GCC countries are planning a single visa system that would simplify travel within the region and boost tourism across all six of its member states - Saudi Arabia, UAE, Bahrain, Oman, Kuwait and Qatar, said media reports citing a senior UAE minister.
A pan-GCC visa could be the future of tourism, stated UAE Economy Minister Abdulla Bin Touq Al Marri adding that the new visa regime could be introduced “very soon.”
He was speaking at the Future Hospitality Summit being held in Abu Dhabi.
The idea of a “Schengen-style” visa for the GCC was highlighted earlier this year at the Arabian Travel Market exhibition held in Dubai in May, reported the Boomberg.
Bahrain’s Minister of Tourism, Fatima Al-Sairafi, said that talks have been underway at the ministerial level across GCC states to introduce a unified single visa.
"We see that happening very soon because we see people flying from abroad to Europe usually spending their time in several countries rather than in one country. We really saw the value this can bring not only to each country, but also to all of us," explained Al Sairafi during a panel discussion on “The Future of Travel for the GCC”.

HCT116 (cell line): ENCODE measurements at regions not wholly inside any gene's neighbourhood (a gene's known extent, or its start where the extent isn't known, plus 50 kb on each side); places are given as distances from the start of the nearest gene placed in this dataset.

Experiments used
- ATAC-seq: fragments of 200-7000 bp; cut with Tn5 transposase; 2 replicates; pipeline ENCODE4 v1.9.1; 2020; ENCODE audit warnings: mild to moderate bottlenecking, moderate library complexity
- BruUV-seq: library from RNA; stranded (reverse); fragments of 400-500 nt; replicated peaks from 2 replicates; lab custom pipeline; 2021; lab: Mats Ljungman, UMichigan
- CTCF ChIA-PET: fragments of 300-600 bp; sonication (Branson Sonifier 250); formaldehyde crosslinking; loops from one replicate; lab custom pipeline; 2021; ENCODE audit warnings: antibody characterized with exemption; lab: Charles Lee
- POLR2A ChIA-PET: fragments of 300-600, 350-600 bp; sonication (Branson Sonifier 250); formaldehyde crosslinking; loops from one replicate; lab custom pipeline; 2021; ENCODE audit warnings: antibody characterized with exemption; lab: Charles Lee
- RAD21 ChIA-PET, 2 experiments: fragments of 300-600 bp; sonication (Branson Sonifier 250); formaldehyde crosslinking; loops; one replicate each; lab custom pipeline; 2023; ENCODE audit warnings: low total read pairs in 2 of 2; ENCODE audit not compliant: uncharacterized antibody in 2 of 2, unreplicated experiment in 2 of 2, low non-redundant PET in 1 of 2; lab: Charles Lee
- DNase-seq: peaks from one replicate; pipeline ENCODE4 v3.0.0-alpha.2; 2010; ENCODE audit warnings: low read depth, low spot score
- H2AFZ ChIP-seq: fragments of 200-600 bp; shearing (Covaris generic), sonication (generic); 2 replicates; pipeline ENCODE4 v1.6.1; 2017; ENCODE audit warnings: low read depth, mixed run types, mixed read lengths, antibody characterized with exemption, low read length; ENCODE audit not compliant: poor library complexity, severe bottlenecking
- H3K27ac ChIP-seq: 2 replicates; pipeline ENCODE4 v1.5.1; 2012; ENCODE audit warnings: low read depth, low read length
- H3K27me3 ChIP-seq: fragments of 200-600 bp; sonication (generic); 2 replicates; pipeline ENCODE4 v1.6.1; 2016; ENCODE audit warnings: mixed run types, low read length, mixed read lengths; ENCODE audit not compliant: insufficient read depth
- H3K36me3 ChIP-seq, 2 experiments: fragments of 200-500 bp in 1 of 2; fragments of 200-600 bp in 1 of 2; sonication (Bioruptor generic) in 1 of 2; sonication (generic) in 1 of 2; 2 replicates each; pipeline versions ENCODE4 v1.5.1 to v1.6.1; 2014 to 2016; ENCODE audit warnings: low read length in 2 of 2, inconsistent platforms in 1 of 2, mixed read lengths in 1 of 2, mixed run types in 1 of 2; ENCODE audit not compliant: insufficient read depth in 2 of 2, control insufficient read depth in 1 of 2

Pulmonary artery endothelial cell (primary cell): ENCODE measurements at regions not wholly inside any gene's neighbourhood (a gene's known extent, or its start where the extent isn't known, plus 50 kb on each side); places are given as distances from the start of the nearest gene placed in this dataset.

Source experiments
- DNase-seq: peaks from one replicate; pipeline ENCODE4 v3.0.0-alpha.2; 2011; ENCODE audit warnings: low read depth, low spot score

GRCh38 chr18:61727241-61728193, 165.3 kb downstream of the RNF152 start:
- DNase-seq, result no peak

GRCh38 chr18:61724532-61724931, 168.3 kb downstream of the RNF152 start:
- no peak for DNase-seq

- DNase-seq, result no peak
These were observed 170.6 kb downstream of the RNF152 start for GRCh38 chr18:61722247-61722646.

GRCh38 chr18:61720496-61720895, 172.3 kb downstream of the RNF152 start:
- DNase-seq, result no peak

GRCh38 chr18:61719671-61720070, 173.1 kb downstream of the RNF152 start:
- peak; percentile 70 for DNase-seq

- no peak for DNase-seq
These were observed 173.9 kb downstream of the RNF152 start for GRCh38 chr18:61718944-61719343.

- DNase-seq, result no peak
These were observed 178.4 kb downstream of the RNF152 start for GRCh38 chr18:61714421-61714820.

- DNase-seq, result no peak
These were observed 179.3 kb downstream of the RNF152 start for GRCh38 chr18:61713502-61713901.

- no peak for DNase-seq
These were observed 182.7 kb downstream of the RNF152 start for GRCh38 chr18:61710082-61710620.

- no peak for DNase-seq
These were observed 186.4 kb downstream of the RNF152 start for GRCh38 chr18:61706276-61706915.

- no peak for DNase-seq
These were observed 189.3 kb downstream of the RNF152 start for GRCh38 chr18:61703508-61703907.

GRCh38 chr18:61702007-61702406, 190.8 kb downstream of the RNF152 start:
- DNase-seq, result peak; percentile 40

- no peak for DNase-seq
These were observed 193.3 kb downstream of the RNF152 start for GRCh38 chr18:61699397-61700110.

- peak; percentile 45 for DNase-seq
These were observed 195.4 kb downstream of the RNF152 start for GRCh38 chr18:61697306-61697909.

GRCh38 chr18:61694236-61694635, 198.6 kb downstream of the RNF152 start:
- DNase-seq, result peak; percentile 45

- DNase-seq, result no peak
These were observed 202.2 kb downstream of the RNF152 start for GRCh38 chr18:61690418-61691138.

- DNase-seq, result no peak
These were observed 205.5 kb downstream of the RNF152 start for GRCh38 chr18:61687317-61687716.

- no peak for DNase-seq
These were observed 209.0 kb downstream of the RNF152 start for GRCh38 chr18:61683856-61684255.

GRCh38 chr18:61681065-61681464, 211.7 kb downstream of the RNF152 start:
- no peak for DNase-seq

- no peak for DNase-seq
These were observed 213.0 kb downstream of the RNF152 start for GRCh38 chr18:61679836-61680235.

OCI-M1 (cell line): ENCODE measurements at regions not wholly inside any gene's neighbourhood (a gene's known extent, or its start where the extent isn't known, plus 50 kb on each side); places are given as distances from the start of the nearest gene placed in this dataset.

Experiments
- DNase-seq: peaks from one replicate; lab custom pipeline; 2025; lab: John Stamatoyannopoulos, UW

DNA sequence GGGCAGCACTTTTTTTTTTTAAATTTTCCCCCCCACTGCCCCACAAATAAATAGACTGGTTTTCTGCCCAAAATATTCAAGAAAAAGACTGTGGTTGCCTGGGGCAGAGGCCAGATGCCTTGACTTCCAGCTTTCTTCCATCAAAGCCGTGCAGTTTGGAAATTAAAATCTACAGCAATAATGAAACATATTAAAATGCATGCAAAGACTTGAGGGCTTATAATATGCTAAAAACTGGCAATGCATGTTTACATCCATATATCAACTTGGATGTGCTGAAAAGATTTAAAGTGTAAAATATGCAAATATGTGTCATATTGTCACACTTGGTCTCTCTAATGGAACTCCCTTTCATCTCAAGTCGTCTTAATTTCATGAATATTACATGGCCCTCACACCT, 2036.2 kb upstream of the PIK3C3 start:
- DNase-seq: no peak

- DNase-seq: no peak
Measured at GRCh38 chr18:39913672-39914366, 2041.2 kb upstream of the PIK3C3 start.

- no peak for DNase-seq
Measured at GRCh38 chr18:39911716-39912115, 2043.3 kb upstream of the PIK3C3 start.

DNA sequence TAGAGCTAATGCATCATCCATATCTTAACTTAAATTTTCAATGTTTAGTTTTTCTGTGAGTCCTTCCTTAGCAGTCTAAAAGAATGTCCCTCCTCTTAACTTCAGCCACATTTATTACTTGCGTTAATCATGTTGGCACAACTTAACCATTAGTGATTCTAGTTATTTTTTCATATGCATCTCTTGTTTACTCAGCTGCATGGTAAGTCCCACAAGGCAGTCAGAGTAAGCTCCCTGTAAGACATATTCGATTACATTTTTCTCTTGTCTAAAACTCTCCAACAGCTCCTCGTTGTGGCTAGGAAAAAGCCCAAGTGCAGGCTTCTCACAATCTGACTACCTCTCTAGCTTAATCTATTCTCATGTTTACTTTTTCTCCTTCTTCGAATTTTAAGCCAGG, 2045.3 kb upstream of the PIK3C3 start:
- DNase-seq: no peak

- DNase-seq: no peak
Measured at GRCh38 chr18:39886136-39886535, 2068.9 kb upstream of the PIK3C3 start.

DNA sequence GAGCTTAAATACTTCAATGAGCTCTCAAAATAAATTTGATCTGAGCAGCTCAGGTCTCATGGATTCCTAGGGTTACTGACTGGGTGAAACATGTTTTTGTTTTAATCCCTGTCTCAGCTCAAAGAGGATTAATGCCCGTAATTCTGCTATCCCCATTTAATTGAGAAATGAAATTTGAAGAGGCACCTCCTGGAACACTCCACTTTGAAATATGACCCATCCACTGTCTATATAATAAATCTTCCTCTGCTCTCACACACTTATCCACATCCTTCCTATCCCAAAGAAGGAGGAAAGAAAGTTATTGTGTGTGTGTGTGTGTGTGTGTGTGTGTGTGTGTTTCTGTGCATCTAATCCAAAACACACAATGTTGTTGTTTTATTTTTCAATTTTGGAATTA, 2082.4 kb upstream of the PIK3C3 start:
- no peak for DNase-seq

At present, only citizens of GCC countries enjoy visa-free travel to countries within the bloc.
This announcement has come as a major boost to the expatriate residents, who account for over 50 per cent of the GCC population.
They, currently, need to apply for a visa to travel to each member state, with some nationalities getting visa-free or visa-on-arrival privileges.
"I think that [a single GCC visa] is something which has been on the table. It's been complementing all the GCC strategies on tourism," Bin Touq was quoted as saying by The National.
"Hopefully, we are going to see something around a pan-GCC visa, which will allow easier mobility of people within the GCC. A resident of Saudi [Arabia], for instance, can enter the UAE and vice versa. I think that's where we see the future of GCC tourism," he added.
The UAE has built the infrastructure over the years to accommodate all these types of tourism, he added.